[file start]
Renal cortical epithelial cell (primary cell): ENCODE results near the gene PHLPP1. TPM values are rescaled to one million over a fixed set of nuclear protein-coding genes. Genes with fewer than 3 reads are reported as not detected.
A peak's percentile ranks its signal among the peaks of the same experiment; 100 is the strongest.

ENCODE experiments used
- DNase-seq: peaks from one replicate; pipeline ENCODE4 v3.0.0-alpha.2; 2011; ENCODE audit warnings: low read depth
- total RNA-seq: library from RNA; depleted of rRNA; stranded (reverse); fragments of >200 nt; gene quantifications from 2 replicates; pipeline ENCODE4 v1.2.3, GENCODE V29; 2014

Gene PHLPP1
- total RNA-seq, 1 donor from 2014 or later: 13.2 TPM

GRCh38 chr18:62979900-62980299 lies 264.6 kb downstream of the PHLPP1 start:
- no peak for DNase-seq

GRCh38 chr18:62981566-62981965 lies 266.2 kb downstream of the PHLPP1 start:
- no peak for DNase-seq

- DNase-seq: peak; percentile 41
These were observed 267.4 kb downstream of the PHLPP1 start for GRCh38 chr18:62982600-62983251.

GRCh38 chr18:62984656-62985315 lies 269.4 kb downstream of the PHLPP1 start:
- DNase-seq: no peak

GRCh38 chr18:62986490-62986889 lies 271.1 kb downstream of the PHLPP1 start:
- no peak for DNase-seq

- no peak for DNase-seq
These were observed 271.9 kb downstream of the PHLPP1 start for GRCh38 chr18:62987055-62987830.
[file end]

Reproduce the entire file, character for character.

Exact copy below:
Renal cortical epithelial cell (primary cell): ENCODE results near the gene PHLPP1. TPM values are rescaled to one million over a fixed set of nuclear protein-coding genes. Genes with fewer than 3 reads are reported as not detected.
A peak's percentile ranks its signal among the peaks of the same experiment; 100 is the strongest.

ENCODE experiments used
- DNase-seq: peaks from one replicate; pipeline ENCODE4 v3.0.0-alpha.2; 2011; ENCODE audit warnings: low read depth
- total RNA-seq: library from RNA; depleted of rRNA; stranded (reverse); fragments of >200 nt; gene quantifications from 2 replicates; pipeline ENCODE4 v1.2.3, GENCODE V29; 2014

Gene PHLPP1
- total RNA-seq, 1 donor from 2014 or later: 13.2 TPM

GRCh38 chr18:62979900-62980299 lies 264.6 kb downstream of the PHLPP1 start:
- no peak for DNase-seq

GRCh38 chr18:62981566-62981965 lies 266.2 kb downstream of the PHLPP1 start:
- no peak for DNase-seq

- DNase-seq: peak; percentile 41
These were observed 267.4 kb downstream of the PHLPP1 start for GRCh38 chr18:62982600-62983251.

GRCh38 chr18:62984656-62985315 lies 269.4 kb downstream of the PHLPP1 start:
- DNase-seq: no peak

GRCh38 chr18:62986490-62986889 lies 271.1 kb downstream of the PHLPP1 start:
- no peak for DNase-seq

- no peak for DNase-seq
These were observed 271.9 kb downstream of the PHLPP1 start for GRCh38 chr18:62987055-62987830.